US 5154894 A
A catalytic converter for use in the exhaust system of an internal combustion engine having a rigid outer canister with a catalyst support disposed therein for movement between a first position adjacent in inlet end of the canister and a second position located in spaced relationship with said inlet end. In its first position, the substrate seals the inlet thereby forcing the entire exhaust flow through the fluid flow passages within the catalyst support which are in axial alignment with the converter inlet. The effect of forcing the totality of flow reduced volume of the substrate to the entire thermal energy of the exhaust stream thereby assisting in a reduction in the catalyst light-off time. Following catalyst light-off, the catalyst support is moved to its second, spaced position in which the entire frontal area of the converter is exposed to the exhaust flow thereby lowering backpressure of the converter and preventing converter overtemperature problems.
1. An exhaust gas treatment apparatus comprising a rigid canister having an inlet and an outlet for conducting gas therethrough, a catalyst support disposed within said canister for relative axial movement from a first position in which one end of said catalyst support is located adjacent to said inlet to force exhaust gas entering said converter through a portion of said catalyst support in axial alignment with said inlet and to a second position in which said one end of said catalyst support is located in spaced relationship with said inlet to allow exhaust gas entering said converter to flow through all of said catalyst support, and means for driving said catalyst support between said first and second positions.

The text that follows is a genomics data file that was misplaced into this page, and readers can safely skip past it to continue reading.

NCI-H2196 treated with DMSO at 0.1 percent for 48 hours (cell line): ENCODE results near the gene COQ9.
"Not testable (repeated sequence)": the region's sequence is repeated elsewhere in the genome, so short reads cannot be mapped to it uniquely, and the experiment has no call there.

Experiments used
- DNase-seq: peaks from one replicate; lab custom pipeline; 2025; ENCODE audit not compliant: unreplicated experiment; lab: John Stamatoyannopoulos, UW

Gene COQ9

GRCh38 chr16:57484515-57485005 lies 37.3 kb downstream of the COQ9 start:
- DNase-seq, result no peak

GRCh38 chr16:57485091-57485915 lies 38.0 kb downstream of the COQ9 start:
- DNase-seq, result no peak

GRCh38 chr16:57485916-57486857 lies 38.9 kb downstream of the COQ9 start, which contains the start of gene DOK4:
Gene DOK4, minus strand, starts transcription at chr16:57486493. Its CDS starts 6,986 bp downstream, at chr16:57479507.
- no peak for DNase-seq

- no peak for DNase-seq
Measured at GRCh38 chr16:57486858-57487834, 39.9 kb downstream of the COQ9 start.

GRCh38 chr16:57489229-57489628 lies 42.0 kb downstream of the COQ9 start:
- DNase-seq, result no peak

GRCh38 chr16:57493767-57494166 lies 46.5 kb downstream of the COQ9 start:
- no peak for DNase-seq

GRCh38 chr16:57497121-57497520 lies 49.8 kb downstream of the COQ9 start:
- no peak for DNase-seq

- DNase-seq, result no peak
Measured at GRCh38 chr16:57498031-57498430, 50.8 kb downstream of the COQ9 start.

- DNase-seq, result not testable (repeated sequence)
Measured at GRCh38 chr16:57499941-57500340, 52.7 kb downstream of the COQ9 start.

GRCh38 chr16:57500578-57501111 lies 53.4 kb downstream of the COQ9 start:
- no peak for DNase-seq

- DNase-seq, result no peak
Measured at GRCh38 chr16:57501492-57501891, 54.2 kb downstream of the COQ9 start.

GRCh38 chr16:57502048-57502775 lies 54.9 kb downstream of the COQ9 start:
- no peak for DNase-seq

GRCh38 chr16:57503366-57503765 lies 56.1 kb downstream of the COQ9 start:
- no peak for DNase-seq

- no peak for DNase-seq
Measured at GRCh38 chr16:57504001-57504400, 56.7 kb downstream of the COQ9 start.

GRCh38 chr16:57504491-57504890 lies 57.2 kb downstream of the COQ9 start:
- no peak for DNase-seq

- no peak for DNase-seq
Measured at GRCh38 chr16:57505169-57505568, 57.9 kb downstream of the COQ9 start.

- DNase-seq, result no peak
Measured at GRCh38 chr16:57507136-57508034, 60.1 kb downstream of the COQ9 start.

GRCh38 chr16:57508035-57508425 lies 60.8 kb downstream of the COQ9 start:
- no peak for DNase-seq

2. An exhaust gas treatment apparatus as defined in claim 1, said catalyst support having an extended portion depending from said one end of said catalyst support in alignment with and configured to enter and sealingly engage said inlet opening to conduct exhaust gas through said portion of said catalyst support in axial alignment with said opening.
3. An exhaust gas treatment apparatus as defined in claim 2, said extended portion having a seal member located about the base of said extended portion for disposition between said catalyst support and said inlet opening to minimize exhaust leakage thereabout and to reduce heat transfer from said catalyst support to said canister.
4. An exhaust gas treatment apparatus as defined in claim 1, having a sealing member disposed between the outer surface of said catalyst support and the inner wall of said canister to prevent exhaust gas flow around said catalyst support, said sealing member having frictional characteristics which facilitate movement of said support within said canister.
5. An exhaust gas treatment apparatus as defined in claim 4, said sealing member constructed of a rigid ceramic material.